I will listen to it (a bit like listening to a friends copy or hearing it on the Radio/TV) and if I don't like it I don't keep it . The BPI have not lost a penny. However, if I do like it I end up buying CDs, in some cases I have ended up buying complete back catalogues of artists I had never heard before. I may also end up buying their DVD concerts and even going to see them in concert. The same is true by the way for films (or more particularly TV series). In the last month I have brought the complete box sets of Green Wing, Peep Show, and Tony Hancock since viewing a few (again illegal) downloads. So in this case the BPI and Movie equivalents have made money from this new fangled 21st century form of advertising. I think the problem is that the BPI still think in mid 20th century business terms (or are just greedy, and wearing blinkers).

    Another issue occurs here. I have a stack of artists on vinyl. Most of these I have replaced with CD, thereby making the BPI more money. However, many of these are not available on CD in this country, but I found (illegal) copies on the Internet which I have downloaded. Where is the problem here - I have already paid for the rights to play this music by virtue of buying the original rights on vinyl.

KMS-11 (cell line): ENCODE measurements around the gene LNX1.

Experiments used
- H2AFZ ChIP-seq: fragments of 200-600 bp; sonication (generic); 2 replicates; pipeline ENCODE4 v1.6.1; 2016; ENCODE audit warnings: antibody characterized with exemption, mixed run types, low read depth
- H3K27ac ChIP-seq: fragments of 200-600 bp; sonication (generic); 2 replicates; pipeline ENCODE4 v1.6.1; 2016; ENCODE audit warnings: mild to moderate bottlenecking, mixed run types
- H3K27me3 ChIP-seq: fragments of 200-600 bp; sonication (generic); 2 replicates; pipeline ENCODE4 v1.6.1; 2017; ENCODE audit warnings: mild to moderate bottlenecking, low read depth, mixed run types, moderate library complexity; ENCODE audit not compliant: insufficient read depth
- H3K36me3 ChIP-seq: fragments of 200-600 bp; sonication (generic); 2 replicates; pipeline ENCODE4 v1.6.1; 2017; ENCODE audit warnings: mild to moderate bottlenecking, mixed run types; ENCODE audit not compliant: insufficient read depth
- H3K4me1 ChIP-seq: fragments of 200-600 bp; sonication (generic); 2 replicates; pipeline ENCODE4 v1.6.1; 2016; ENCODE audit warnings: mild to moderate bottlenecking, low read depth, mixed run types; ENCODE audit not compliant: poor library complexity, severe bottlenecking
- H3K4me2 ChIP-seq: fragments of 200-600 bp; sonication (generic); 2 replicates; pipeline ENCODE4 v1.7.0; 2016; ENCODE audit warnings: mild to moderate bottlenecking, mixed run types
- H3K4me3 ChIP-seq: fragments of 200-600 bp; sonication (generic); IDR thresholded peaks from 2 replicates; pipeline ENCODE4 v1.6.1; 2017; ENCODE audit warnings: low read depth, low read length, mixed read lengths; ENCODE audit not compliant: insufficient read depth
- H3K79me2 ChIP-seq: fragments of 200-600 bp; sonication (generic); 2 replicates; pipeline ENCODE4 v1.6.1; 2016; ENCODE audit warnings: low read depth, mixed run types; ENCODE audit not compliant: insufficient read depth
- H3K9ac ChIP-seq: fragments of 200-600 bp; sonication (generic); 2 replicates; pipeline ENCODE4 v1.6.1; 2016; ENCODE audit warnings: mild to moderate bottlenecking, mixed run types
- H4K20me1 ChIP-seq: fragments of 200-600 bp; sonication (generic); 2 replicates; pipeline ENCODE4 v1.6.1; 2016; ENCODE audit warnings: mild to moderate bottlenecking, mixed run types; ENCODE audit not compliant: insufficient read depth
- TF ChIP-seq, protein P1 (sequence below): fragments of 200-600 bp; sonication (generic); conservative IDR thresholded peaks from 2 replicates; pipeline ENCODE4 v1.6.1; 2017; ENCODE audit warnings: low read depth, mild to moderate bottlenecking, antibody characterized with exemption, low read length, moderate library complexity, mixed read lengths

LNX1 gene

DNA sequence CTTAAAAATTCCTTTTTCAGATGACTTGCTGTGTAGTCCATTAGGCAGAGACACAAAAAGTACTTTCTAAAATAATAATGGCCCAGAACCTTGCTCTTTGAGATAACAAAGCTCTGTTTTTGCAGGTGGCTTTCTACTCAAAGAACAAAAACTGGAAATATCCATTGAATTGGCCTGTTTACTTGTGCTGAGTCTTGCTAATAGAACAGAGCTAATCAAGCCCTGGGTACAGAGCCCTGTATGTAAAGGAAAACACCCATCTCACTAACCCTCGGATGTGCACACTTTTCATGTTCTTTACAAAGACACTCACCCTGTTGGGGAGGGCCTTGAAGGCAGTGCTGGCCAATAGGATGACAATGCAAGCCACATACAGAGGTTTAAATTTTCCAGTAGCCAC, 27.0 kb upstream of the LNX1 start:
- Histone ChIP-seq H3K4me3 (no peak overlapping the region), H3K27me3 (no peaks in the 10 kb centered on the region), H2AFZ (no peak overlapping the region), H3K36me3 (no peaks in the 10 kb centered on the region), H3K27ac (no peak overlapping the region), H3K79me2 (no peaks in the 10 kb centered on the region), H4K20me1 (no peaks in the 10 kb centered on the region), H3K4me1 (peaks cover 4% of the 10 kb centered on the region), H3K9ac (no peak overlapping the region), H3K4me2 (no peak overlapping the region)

So, because of the outdated thinking of the BPI, they will possibly find there actions actually cost them income.

    I also said the ISPs would not win. Why? well Virgin Media are constantly trying to get more money out of me to upgrade to higher speed broadband. But if they persist in this action, I see no reason not to downgrade and save some money - after all, why would I need the speed which they actually advertise as allowing me to download a music track every four seconds!

  • Comment number 16.

    There seems to be an ongoing theme here and it's one which I totally agree with. The record companies (and the BPI as their mouthpiece) rip of consumers. They're set the higher cost for music in the UK for many years but with the internet with have access to a free market with consumer choice. If other industries tried to lock down their sales as the BPI have there would be national outcry but for some reason it's accepted.

    I don't agree with illegally downloading music and am tired of the same lame excuses trying to justify it, but I honestly can't blame those who resent paying high prices per track/cd than the rest of the world. The BPI hasn't addressed this to my knowledge and blames anyone but themselves for the problem.

  • Comment number 17.

    Shame that the Government and ISPs are more concerned about helping the 'poor' music industry executives at the BPI, and are not in the slightest interested in ridding the internet of disgusting sites that host child pornography and other sub-human sites as a matter of utmost priority.